On June 21, 2013, it was revealed that Masanobu Fuchi had long since resigned from his position in the AJPW Board of Directors and hasn't had an exclusive contract since 2009 due to his age, thus becoming a freelancer, although he still wrestles for AJPW on a pay per performance basis.[2] However, on July 14, during the launching event of the post-Keiji Mutoh All Japan, Fuchi appeared and announced that he had officially re-signed with the promotion not only as a wrestler, but also as a member of the Board of Directors, ending his tenure as a freelancer.[3] Shortly afterwards, Fuchi also became the co-head booker of All Japan, alongside Jun Akiyama.[1]

On November 27, 2016, Fuchi and fellow first class graduate Atsushi Onita defeated Atsushi Aoki and Hikaru Sato to become the 100th All Asia Tag Team Champions.[4][5] It was Fuchi's first title in 12 years, and the combination's first title in 35 years, since their third and last AWA Southern title reign in Memphis in 1981. They lost the title back to Aoki and Sato on June 20, 2017.[6]

North America (1981–1983)

From 1981 to 1983, Fuchi wrestled in North America for CWA in Tennessee, Florida for Championship Wrestling from Florida, Mid-Atlantic and Toronto. In March 1981, he and Atsushi Onita won the AWA Southern Tag Team Championship from Bill Dundee and The Dream Machine in Memphis only holding them for seven days as they dropped the titles back to Dundee and Dream Machine. That August, they won the titles again, defeating Bill Dundee and Jerry Lawler. They dropped them to Eddie Gilbert and Ricky Morton.[7][8]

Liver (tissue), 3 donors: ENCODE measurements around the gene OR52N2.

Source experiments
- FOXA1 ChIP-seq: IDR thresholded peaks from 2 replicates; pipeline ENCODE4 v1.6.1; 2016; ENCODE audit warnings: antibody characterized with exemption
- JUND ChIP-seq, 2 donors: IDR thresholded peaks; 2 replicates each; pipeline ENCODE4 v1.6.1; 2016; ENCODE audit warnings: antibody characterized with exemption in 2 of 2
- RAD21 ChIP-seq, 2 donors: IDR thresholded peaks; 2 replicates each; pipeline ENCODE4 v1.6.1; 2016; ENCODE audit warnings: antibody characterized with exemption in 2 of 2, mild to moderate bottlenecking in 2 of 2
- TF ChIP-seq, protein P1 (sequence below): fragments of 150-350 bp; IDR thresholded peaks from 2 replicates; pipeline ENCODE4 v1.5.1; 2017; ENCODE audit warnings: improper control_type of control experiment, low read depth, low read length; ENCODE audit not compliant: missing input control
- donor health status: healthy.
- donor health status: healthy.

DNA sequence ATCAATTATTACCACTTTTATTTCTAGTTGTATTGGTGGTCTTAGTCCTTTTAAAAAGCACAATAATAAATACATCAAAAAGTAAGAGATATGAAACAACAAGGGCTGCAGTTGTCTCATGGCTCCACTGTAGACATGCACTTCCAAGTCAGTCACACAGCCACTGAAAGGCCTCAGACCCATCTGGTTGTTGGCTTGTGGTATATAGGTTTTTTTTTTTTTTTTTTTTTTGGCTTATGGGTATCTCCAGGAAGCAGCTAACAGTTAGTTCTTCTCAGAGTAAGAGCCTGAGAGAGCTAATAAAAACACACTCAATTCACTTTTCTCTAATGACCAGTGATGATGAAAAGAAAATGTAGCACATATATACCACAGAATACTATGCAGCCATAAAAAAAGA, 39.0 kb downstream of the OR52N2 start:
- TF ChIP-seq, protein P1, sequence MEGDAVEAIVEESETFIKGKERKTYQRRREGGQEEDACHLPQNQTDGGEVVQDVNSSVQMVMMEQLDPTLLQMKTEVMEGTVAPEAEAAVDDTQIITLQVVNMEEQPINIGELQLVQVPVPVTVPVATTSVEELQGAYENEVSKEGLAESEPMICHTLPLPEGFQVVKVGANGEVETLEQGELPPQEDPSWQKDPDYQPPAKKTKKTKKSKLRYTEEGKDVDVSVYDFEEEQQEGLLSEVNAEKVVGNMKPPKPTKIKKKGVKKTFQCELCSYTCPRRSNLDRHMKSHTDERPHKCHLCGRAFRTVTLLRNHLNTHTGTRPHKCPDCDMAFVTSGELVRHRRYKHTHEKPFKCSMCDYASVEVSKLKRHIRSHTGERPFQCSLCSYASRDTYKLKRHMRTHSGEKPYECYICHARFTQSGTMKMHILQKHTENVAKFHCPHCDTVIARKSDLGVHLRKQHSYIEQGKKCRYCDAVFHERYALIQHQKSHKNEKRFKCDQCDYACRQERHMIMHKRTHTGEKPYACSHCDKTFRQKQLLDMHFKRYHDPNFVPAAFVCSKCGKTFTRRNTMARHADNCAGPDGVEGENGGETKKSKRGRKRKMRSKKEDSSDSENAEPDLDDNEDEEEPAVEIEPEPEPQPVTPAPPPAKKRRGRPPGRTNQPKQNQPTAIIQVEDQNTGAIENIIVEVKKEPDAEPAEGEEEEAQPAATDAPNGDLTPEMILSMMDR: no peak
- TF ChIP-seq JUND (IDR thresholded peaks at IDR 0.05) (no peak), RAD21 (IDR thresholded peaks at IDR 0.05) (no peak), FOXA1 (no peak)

Championships and accomplishments


  1. ^ a b Meltzer, Dave (September 16, 2013). "Sep 16 Wrestling Observer Newsletter: Mayweather vs. Canello hype, Night of Champions preview, Olympic Wrestling, CMLL 80th Aniversario preview, tons more!". Wrestling Observer Newsletter. Campbell, California: 31. ISSN 1083-9593. Jun Akiyama and Masa Fuchi have taken over as bookers for this group.
  2. ^ "Update on AJPW's Personal Situation (German)".
  3. ^ 渕正信、全日本に残留/全日本. Nikkan Sports (in Japanese). 2013-07-15. Retrieved 2013-07-15.
  4. ^ "11.27東京・両国国技館大会試合結果②". All Japan Pro Wrestling (in Japanese). 2016-11-27. Retrieved 2016-11-27.
  5. ^ Rose, Bryan (2016-11-27). "AJPW Sumo Hall results: Miyahara vs. Suwama for the Triple Crown". Wrestling Observer Newsletter. Retrieved 2016-11-27.
  6. ^ 6.20帯広大会[観衆]703人(満員). All Japan Pro Wrestling (in Japanese). 2017-06-20. Retrieved 2017-06-20.
  7. ^ a b Duncan, Royal; Will, Gary (2006) [2000.]. "(Memphis, Nashville) Tennessee: Southern Tag Team Title [Roy Welsch & Nick Gulas, Jerry Jarrett from 1977]". Wrestling title histories: professional wrestling champions around the world from the 19th century to the present. Waterloo, Ontario: Archeus Communications. pp. 185–189. ISBN 0-9698161-5-4.
  8. ^ a b "Southern Tag Team Title". Wrestling-Titles. Retrieved January 19, 2020.
  9. ^ "Archived copy". Archived from the original on 2011-07-07. Retrieved 2010-09-15.((cite web)): CS1 maint: archived copy as title (link)
  10. ^ "Untitled Document". Archived from the original on 2012-10-16. Retrieved 2012-03-04.
  11. ^ "Wrestling Observer Newsletter 01/01/2001". Retrieved 2018-04-30.